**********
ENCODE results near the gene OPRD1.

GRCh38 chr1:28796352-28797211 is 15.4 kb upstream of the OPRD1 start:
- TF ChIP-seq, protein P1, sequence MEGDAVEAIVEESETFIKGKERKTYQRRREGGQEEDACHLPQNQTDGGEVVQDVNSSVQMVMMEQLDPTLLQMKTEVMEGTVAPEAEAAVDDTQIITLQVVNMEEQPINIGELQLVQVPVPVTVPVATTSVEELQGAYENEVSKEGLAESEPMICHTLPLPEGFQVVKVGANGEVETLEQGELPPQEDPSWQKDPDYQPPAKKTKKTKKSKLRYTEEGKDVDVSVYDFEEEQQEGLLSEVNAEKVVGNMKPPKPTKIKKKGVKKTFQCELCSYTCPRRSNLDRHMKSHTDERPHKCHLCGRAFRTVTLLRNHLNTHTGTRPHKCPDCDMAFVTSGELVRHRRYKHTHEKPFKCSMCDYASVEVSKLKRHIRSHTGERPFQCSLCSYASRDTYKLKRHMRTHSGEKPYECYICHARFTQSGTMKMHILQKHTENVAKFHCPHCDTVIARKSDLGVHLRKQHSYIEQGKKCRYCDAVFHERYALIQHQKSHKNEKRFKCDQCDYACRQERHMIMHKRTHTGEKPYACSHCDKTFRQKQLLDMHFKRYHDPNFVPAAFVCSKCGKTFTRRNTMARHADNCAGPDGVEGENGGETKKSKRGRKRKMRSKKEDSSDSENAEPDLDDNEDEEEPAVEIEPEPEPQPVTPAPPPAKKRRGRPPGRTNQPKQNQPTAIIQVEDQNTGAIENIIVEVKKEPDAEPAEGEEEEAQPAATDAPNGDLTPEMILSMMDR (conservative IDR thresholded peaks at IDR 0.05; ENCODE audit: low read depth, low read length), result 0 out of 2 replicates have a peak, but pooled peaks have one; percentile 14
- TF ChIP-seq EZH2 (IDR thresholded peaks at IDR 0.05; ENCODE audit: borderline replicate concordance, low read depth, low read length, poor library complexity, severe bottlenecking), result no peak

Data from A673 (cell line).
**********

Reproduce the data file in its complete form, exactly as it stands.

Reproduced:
ENCODE results near the gene OPRD1.

GRCh38 chr1:28796352-28797211 is 15.4 kb upstream of the OPRD1 start:
- TF ChIP-seq, protein P1, sequence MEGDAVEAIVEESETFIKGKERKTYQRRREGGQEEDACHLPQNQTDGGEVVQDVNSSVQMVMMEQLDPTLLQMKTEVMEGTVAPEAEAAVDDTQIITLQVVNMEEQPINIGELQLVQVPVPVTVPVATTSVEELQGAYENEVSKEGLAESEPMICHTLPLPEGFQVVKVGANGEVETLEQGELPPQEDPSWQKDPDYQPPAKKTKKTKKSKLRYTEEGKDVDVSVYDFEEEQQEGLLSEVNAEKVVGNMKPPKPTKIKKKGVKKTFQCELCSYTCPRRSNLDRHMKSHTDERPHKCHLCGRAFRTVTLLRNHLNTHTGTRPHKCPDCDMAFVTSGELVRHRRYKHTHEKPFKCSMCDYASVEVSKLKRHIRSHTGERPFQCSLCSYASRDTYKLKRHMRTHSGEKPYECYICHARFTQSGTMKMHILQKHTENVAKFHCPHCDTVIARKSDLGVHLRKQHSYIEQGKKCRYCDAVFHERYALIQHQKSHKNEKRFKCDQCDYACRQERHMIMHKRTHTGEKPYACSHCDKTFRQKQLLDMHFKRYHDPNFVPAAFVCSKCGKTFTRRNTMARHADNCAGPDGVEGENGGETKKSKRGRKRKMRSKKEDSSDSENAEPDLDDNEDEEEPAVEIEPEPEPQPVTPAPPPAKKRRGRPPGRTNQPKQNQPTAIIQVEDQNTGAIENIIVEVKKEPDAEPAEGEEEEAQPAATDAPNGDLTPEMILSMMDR (conservative IDR thresholded peaks at IDR 0.05; ENCODE audit: low read depth, low read length), result 0 out of 2 replicates have a peak, but pooled peaks have one; percentile 14
- TF ChIP-seq EZH2 (IDR thresholded peaks at IDR 0.05; ENCODE audit: borderline replicate concordance, low read depth, low read length, poor library complexity, severe bottlenecking), result no peak

Data from A673 (cell line).